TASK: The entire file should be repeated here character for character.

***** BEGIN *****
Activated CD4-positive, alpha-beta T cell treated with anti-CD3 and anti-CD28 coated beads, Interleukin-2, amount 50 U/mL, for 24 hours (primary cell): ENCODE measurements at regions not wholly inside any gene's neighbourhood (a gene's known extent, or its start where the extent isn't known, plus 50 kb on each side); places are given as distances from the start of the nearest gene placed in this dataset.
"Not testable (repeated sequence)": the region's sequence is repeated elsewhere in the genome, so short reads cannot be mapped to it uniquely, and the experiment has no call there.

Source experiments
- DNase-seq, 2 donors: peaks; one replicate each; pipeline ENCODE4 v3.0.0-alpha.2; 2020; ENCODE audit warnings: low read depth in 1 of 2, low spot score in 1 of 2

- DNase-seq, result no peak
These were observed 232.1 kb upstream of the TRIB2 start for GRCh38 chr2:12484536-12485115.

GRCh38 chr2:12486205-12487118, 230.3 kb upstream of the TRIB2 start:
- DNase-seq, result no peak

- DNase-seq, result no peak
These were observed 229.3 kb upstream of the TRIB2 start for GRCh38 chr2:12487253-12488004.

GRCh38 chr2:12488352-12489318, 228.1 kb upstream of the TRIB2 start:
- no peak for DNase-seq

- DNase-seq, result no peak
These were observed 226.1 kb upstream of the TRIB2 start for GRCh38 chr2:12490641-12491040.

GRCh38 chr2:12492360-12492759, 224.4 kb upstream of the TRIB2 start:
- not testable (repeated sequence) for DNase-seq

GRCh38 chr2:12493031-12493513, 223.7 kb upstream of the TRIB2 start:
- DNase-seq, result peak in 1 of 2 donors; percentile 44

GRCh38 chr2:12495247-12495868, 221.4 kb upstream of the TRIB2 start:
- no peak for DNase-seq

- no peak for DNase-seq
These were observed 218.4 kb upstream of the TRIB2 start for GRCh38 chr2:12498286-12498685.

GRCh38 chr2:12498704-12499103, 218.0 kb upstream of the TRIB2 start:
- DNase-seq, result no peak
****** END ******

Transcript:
Activated CD4-positive, alpha-beta T cell treated with anti-CD3 and anti-CD28 coated beads, Interleukin-2, amount 50 U/mL, for 24 hours (primary cell): ENCODE measurements at regions not wholly inside any gene's neighbourhood (a gene's known extent, or its start where the extent isn't known, plus 50 kb on each side); places are given as distances from the start of the nearest gene placed in this dataset.
"Not testable (repeated sequence)": the region's sequence is repeated elsewhere in the genome, so short reads cannot be mapped to it uniquely, and the experiment has no call there.

Source experiments
- DNase-seq, 2 donors: peaks; one replicate each; pipeline ENCODE4 v3.0.0-alpha.2; 2020; ENCODE audit warnings: low read depth in 1 of 2, low spot score in 1 of 2

- DNase-seq, result no peak
These were observed 232.1 kb upstream of the TRIB2 start for GRCh38 chr2:12484536-12485115.

GRCh38 chr2:12486205-12487118, 230.3 kb upstream of the TRIB2 start:
- DNase-seq, result no peak

- DNase-seq, result no peak
These were observed 229.3 kb upstream of the TRIB2 start for GRCh38 chr2:12487253-12488004.

GRCh38 chr2:12488352-12489318, 228.1 kb upstream of the TRIB2 start:
- no peak for DNase-seq

- DNase-seq, result no peak
These were observed 226.1 kb upstream of the TRIB2 start for GRCh38 chr2:12490641-12491040.

GRCh38 chr2:12492360-12492759, 224.4 kb upstream of the TRIB2 start:
- not testable (repeated sequence) for DNase-seq

GRCh38 chr2:12493031-12493513, 223.7 kb upstream of the TRIB2 start:
- DNase-seq, result peak in 1 of 2 donors; percentile 44

GRCh38 chr2:12495247-12495868, 221.4 kb upstream of the TRIB2 start:
- no peak for DNase-seq

- no peak for DNase-seq
These were observed 218.4 kb upstream of the TRIB2 start for GRCh38 chr2:12498286-12498685.

GRCh38 chr2:12498704-12499103, 218.0 kb upstream of the TRIB2 start:
- DNase-seq, result no peak